Recognising that female cattle are a critical facet for developing your herd, Jeremy and Carmen Cooper have decided to sell an entire year’s quotient of their heifers at this year’s on-property Angus bull sale.
This generous decision is to celebrate Jeremy’s 30th year of breeding cattle under the Circle8 brand.
“This year is my 30th year of breeding Angus bulls that excel in key economic traits,” Jeremy says. “We’re doubling the bulls we sell at auction this year, and selling the complete S-drop of females.I thought of putting a few females in the sale for people who are starting out. With feedback, we decided to sell them all.
“We still own the mothers and have full sisters on the ground and embryos in the can, so this sale is an opportunity for Angus breeders to align closely with the genetic gains that we’ve achieved.”
The heifer sale – and additional bulls – are a unique opportunity to buy into a genetic program that uses embryo transfer and recipient cows.
The line of 80 S-drop heifers are yearlings.
Jeremy has added to the sale pregnancy-tested-in-calf heifers joined by artificial insemination to Millah Murrah Paratrooper, and the foetuses have been sexed in-utero.
“There is up to six generations of verified pedigree and EBVs for Paratrooper, and that type of data works in well with our genetic program,” Jeremy said.
The female sale is also unique, because normally Circle8 donor cows and embryos are tightly held within the stud.
There will be 70 Angus bulls offered during the on-property sale.
Six months of almost-daily rainfall, including 203 mm of rain over four days in March, has challenged Jeremy’s management, but he is pleased with the form of all cattle.
“This has been the hardest preparation campaign and it’s been hard on the cattle. We’ve worked hard to make sure we’ve raised them ethically and comfortably as much as possible in the environment we’ve been given,” Jeremy says.
That included every day moving the cattle into a forage crop to graze and bedding them at night on higher ground, where they received pellets.
“It was easy because the bulls are so quiet,” Jeremy says.
Animal welfare and ethical practices are important to Jeremy and Carmen. They believe all breeding should be done with the consumer in mind.
“The modern consumer wants to have a direct line of vision back to the piece of steak or other protein that they’re consuming. Management practices on-farm need to be acceptable to consumers, so they’ll buy our products, otherwise we’ll be out of business.”Jeremy Cooper
“So we have to make adjustments on-farm to create standard operating practices that are acceptable to consumers. The animal welfare we practice daily today is totally different to what happened when I was a kid. I love my cows and I want to make sure they’re doing their thing in a comfortable environment.”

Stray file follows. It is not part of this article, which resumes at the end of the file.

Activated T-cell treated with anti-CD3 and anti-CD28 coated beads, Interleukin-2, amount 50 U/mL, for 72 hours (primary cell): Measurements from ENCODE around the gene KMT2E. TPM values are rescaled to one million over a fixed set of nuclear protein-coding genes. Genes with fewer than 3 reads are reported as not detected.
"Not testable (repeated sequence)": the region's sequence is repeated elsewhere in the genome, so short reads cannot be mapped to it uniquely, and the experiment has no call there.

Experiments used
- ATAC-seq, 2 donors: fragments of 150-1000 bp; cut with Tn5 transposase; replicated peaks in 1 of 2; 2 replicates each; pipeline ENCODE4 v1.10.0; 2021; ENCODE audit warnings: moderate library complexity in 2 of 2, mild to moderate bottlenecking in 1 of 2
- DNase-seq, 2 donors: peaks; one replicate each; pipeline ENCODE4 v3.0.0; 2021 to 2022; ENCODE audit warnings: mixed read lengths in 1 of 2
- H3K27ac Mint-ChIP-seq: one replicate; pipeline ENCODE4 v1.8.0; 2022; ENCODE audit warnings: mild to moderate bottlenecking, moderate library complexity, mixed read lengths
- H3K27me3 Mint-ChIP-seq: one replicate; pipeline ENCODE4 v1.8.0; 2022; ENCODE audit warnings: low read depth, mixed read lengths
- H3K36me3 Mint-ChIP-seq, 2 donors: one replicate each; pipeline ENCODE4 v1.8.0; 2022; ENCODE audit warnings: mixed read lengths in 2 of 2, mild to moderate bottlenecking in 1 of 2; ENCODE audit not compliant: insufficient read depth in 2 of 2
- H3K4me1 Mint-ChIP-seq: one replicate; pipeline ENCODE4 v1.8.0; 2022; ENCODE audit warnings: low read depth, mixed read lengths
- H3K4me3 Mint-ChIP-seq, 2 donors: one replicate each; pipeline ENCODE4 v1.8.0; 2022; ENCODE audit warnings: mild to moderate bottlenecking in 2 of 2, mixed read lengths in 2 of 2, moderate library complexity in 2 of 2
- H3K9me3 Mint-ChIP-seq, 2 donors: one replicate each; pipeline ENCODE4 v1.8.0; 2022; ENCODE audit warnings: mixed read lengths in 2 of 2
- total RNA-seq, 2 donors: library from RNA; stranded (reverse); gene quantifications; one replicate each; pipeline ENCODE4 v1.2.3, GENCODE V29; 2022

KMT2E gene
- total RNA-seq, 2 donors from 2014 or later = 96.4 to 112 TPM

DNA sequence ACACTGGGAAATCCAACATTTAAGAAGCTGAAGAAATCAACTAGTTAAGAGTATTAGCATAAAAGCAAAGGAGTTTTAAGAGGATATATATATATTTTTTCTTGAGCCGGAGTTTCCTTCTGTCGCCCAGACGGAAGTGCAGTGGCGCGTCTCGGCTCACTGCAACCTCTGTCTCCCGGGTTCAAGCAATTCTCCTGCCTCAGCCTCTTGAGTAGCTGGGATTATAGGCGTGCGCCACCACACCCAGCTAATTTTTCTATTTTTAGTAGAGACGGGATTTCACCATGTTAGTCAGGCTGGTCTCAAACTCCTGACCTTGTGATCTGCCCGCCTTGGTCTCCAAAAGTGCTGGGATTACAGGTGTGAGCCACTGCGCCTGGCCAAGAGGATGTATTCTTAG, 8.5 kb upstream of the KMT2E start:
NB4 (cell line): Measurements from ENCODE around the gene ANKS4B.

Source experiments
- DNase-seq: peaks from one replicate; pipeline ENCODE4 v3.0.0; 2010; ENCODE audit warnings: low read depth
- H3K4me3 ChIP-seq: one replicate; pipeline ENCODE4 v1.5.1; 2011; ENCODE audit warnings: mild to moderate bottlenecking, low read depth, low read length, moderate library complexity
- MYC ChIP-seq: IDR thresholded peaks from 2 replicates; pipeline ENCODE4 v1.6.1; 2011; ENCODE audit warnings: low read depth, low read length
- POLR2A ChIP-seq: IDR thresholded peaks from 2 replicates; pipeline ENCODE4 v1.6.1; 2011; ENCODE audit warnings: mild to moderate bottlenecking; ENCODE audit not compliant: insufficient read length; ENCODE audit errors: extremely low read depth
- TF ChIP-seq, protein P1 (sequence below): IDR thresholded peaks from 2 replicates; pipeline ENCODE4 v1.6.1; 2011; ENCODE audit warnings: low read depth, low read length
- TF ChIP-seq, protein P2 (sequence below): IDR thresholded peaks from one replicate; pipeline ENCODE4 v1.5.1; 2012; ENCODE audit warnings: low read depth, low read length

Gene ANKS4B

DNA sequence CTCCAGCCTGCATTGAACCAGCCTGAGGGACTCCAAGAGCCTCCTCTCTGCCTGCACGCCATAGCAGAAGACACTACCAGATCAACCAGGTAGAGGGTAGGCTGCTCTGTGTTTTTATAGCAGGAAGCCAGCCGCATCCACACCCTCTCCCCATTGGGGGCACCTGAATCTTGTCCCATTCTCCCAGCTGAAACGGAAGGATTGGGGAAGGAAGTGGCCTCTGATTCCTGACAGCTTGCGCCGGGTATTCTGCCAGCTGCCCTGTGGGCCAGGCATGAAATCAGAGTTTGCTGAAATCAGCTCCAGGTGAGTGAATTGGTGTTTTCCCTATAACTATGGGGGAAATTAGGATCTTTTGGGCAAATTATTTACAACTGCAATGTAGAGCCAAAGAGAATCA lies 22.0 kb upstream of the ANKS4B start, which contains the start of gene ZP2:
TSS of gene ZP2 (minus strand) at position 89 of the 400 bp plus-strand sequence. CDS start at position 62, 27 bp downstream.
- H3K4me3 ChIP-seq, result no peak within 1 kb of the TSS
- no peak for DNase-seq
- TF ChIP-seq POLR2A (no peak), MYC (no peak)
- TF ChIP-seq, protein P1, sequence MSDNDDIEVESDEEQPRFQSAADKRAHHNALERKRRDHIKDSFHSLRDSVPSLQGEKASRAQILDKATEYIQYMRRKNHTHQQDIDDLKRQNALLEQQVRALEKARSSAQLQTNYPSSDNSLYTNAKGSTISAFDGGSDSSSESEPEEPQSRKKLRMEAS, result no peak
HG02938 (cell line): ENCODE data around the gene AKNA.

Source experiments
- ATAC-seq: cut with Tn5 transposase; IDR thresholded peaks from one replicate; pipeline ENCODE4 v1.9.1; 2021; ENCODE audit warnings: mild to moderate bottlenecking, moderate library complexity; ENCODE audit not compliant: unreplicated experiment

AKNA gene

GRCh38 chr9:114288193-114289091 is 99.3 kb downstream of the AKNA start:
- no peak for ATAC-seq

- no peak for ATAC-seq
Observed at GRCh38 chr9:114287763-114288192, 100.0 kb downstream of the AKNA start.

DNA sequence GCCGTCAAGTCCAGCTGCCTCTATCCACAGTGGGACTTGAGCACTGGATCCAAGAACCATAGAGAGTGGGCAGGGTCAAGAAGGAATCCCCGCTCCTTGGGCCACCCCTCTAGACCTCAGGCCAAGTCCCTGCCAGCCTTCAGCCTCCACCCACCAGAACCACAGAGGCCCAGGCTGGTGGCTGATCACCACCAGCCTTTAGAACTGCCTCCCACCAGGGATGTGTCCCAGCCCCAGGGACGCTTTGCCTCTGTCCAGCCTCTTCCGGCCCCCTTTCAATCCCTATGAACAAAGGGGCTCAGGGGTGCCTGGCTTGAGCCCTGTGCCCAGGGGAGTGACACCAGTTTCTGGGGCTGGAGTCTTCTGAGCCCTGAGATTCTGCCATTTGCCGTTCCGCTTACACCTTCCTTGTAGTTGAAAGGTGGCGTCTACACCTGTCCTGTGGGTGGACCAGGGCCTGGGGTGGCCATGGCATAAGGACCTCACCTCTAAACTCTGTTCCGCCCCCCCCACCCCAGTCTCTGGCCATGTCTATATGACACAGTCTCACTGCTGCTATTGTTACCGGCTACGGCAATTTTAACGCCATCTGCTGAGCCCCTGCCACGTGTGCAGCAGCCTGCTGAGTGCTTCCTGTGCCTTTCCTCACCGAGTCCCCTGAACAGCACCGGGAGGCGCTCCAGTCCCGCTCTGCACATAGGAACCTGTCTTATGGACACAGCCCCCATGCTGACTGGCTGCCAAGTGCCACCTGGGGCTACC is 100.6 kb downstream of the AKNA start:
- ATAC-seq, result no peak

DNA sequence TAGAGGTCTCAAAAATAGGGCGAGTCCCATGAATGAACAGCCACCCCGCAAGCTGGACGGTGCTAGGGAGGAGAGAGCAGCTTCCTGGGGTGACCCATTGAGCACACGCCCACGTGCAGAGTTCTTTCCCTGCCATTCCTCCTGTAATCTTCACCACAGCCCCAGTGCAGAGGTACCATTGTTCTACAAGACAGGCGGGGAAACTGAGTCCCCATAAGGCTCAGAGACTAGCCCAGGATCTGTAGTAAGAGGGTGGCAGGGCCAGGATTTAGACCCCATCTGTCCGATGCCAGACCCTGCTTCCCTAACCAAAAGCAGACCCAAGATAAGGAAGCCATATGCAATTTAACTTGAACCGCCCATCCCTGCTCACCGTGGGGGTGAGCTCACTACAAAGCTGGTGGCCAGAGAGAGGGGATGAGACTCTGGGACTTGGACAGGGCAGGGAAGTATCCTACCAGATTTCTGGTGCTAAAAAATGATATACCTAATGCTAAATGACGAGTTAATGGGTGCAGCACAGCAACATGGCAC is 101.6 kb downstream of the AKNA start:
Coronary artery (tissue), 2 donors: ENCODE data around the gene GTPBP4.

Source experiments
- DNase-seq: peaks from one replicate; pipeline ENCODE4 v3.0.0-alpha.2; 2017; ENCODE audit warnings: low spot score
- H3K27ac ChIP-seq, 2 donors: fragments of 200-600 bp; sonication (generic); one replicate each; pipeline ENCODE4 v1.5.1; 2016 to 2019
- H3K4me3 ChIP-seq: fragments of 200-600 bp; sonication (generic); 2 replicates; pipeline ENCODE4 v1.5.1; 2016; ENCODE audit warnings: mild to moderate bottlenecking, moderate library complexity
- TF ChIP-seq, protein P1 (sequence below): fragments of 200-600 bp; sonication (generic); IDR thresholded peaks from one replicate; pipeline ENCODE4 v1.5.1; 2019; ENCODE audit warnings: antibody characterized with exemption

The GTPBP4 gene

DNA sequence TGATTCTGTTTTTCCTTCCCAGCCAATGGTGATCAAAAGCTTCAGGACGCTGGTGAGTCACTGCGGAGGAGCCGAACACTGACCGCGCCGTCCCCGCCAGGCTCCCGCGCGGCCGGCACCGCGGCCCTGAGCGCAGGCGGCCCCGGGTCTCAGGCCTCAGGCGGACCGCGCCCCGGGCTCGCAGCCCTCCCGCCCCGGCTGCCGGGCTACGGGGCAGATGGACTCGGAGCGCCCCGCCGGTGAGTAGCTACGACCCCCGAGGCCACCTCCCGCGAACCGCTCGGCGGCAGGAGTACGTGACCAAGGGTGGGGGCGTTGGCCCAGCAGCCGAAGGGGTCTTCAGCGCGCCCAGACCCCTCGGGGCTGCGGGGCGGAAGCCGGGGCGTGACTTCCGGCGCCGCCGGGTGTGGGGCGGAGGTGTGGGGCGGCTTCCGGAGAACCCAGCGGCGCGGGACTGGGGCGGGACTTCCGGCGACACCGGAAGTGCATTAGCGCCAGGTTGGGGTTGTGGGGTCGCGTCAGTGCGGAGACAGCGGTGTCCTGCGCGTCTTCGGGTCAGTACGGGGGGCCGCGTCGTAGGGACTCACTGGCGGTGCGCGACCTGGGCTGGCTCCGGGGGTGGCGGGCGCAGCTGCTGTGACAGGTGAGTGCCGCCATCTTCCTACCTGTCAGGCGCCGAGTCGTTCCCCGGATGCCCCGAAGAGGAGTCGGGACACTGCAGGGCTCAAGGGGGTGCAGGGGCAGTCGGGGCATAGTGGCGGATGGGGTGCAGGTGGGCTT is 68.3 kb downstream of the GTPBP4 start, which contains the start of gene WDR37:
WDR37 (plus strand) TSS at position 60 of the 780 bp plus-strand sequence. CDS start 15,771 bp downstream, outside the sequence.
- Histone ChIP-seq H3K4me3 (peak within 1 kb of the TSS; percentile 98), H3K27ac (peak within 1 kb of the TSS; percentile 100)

As well as doubling the number of Circle8 bulls that will be available for sale this year, Jeremy is increasing the number of Wagyu bulls he breeds with an eye to hosting an on-property Wagyu bull sale in a few years.
“All the Wagyu are custom bred and sold to two offtake partners on order,” he says. “This year we’re starting to put more Wagyu embryos into recipient cows, which will give new clients the opportunity to come in to our program for these genetics.
“I’m really pleased with the performance data from the bulls.
“We’re still looking outside the box for other sires to bring into the Angus and Wagyu programs, but only as they complement what we’re doing, that drives profitability for our customers.
“Getting there is a slow process that takes more than one generation. Over the last 15 years, we’ve focussed on identifying and classifying and selecting, from our herd, the cows we breed that will help us produce that. We’ve raised the bar on our selection criteria and progressed our herd genetically. Our level of discipline used today is 100 times better than when we started out.
“In 30 years, I’ve collected decades of reproduction data from our breeding programs.
“The bulls we’re breeding, I’ve artificially inseminated their mothers, grandmothers, their great grandmothers and great great grandmothers, and I’ve collected a lot of data, and observed their growth from when they’re on the ground. That data collection is focussed on basic elements – fertility, longevity, phenotype, sustainability and eating quality.
“We’re now collecting semen from our own bulls and using that to put back in our herd to line breed.”
Circle8 has a national footprint selling bulls and Jeremy also breeds Wagyu bulls, tailored to customer order, with a two year waiting list.
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